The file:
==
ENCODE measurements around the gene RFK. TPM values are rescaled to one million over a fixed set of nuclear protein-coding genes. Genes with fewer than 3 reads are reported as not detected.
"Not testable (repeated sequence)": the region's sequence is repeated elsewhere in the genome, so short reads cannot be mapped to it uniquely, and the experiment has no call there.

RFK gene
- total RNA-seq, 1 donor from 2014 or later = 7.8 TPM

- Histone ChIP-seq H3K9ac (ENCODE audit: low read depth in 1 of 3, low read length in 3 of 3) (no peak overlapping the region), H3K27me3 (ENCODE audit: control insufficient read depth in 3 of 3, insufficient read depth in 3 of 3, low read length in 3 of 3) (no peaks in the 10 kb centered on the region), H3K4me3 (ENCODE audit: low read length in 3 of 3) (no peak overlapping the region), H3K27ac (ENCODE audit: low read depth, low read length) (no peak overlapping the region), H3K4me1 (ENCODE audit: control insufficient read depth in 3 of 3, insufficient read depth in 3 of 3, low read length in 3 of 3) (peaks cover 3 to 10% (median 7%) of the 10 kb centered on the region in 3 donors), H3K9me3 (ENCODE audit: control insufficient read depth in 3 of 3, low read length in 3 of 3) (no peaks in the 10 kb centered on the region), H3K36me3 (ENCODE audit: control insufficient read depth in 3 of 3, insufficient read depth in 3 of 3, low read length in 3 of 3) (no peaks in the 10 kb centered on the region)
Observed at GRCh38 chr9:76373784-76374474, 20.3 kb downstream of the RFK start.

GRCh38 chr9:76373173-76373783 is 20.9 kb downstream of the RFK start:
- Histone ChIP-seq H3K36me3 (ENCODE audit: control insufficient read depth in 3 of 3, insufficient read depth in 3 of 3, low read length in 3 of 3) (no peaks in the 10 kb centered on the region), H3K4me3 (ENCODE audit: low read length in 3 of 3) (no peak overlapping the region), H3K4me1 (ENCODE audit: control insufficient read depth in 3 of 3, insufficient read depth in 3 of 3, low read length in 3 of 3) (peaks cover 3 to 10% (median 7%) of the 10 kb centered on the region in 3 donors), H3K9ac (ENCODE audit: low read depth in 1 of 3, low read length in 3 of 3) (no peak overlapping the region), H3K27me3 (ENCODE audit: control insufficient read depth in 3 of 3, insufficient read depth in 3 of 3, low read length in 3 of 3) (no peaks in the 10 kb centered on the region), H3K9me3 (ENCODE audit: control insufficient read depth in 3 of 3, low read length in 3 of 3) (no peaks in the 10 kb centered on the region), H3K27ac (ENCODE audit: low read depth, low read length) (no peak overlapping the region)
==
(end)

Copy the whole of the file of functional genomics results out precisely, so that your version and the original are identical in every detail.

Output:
ENCODE measurements around the gene RFK. TPM values are rescaled to one million over a fixed set of nuclear protein-coding genes. Genes with fewer than 3 reads are reported as not detected.
"Not testable (repeated sequence)": the region's sequence is repeated elsewhere in the genome, so short reads cannot be mapped to it uniquely, and the experiment has no call there.

RFK gene
- total RNA-seq, 1 donor from 2014 or later = 7.8 TPM

- Histone ChIP-seq H3K9ac (ENCODE audit: low read depth in 1 of 3, low read length in 3 of 3) (no peak overlapping the region), H3K27me3 (ENCODE audit: control insufficient read depth in 3 of 3, insufficient read depth in 3 of 3, low read length in 3 of 3) (no peaks in the 10 kb centered on the region), H3K4me3 (ENCODE audit: low read length in 3 of 3) (no peak overlapping the region), H3K27ac (ENCODE audit: low read depth, low read length) (no peak overlapping the region), H3K4me1 (ENCODE audit: control insufficient read depth in 3 of 3, insufficient read depth in 3 of 3, low read length in 3 of 3) (peaks cover 3 to 10% (median 7%) of the 10 kb centered on the region in 3 donors), H3K9me3 (ENCODE audit: control insufficient read depth in 3 of 3, low read length in 3 of 3) (no peaks in the 10 kb centered on the region), H3K36me3 (ENCODE audit: control insufficient read depth in 3 of 3, insufficient read depth in 3 of 3, low read length in 3 of 3) (no peaks in the 10 kb centered on the region)
Observed at GRCh38 chr9:76373784-76374474, 20.3 kb downstream of the RFK start.

GRCh38 chr9:76373173-76373783 is 20.9 kb downstream of the RFK start:
- Histone ChIP-seq H3K36me3 (ENCODE audit: control insufficient read depth in 3 of 3, insufficient read depth in 3 of 3, low read length in 3 of 3) (no peaks in the 10 kb centered on the region), H3K4me3 (ENCODE audit: low read length in 3 of 3) (no peak overlapping the region), H3K4me1 (ENCODE audit: control insufficient read depth in 3 of 3, insufficient read depth in 3 of 3, low read length in 3 of 3) (peaks cover 3 to 10% (median 7%) of the 10 kb centered on the region in 3 donors), H3K9ac (ENCODE audit: low read depth in 1 of 3, low read length in 3 of 3) (no peak overlapping the region), H3K27me3 (ENCODE audit: control insufficient read depth in 3 of 3, insufficient read depth in 3 of 3, low read length in 3 of 3) (no peaks in the 10 kb centered on the region), H3K9me3 (ENCODE audit: control insufficient read depth in 3 of 3, low read length in 3 of 3) (no peaks in the 10 kb centered on the region), H3K27ac (ENCODE audit: low read depth, low read length) (no peak overlapping the region)